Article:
Wow, this month has seriously flown by!  We have been super busy working on perspective taking in social group.  The kids have been practicing "putting themselves in others' shoes" through various scenarios and videos.  I love seeing them practice such great social thinking!

In Lunch Bunch, we discussed doing kind things for others during the holiday season.  We made a super adorable bulletin board in C pod.  If you haven't gotten a chance to see it, click here and scroll down to "We Can Light Up the World With Kindness!" to learn more.

As we roll into Winter Break, I hope you enjoy some time off with your sweet children.  In light of recent events, I know that I have been holding my baby extra close and getting in as many cuddles as possible.  I've also been reflecting a lot on the hardships of parenting, teaching and life in general.  It can be very easy to get wrapped up in the stress and frustration of life.  In the past few days, I have been really focusing on being thankful for every moment, good and bad, with my students as well as my own child.  As I cleaned yogurt off my kitchen wall, I reminded myself to be thankful I can have that experience because so many do not have that anymore.  When my toddler had a meltdown in the grocery store, I tried to remind myself that I am lucky to be on this emotional roller coaster with him because many had that taken from them in the blink of an eye.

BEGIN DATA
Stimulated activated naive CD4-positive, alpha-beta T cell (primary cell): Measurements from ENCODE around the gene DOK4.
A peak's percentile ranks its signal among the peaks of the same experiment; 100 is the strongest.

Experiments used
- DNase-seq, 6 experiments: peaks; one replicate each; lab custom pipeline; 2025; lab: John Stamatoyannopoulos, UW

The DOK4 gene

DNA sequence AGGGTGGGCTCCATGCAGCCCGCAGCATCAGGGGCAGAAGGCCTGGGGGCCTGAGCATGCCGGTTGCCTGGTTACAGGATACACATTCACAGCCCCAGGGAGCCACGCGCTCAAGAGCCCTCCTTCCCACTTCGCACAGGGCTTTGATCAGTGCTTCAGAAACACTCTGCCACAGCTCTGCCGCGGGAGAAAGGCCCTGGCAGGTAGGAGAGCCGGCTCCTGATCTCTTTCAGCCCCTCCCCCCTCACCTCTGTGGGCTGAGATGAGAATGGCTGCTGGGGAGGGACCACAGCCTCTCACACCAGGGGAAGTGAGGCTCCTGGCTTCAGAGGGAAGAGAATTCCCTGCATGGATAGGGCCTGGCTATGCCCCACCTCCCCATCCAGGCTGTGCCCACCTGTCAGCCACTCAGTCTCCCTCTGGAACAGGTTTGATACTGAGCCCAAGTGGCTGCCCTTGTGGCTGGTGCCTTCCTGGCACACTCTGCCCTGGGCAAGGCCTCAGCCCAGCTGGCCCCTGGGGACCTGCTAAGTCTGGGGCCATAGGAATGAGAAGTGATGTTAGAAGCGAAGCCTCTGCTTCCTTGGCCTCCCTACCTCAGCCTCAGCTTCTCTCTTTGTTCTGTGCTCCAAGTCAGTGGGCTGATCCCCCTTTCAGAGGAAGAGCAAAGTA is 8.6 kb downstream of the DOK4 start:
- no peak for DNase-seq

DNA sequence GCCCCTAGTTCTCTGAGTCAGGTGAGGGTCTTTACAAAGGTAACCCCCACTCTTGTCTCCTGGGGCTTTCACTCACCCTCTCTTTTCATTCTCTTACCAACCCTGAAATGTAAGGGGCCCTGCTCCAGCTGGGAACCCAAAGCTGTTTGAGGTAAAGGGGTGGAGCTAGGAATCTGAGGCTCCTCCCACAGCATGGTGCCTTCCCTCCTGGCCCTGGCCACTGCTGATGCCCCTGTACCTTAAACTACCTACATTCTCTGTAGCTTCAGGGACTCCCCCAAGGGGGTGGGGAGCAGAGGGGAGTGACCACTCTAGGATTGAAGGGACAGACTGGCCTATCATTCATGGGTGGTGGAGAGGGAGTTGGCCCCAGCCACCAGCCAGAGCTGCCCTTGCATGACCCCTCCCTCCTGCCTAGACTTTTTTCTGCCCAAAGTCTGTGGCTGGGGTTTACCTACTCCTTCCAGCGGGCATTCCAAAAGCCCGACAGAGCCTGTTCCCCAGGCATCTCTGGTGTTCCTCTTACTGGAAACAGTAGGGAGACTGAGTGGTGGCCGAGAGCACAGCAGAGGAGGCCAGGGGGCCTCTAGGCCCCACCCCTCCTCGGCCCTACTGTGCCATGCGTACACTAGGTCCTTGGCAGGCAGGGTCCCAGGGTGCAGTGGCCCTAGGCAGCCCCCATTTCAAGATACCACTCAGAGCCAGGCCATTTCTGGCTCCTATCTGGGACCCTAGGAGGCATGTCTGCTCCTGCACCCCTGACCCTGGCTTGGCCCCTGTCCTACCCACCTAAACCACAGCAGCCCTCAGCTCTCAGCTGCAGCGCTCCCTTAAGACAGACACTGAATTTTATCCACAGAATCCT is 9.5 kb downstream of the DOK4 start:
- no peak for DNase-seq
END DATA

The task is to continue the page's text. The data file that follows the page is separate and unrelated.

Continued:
If you start to feel inevitable feelings of frustration, take a deep breath, remember that every moment is precious, and be grateful for all experiences.  I know it's much easier said than done, but that's my goal!  I hope each and every one of you has a wonderful Winter Break full of love, laughter and precious moments with your families.  Love, Angela Cardenas    
12/30/2012 05:52:08

I would like to know more about ur lesson that looks like a time line, where the students place sticky notes from not a problem to major problem.

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1/15/2013 03:51:35

Hi Heather! Thank you for your interest in my website. For the problem solving scale, students generate various problems on the sticky notes. Then, we discuss the problems and what "size" we think they are and we plot them on the scale. Then, we discuss that our reactions to problems should match the size. I connect it to Glassman in the Superflex curriculum to work on not overreacting to small problems. Throughout the year, we add problems to the scale as they arise to help us process the different issues. If you have any more questions, let me know. Thanks!

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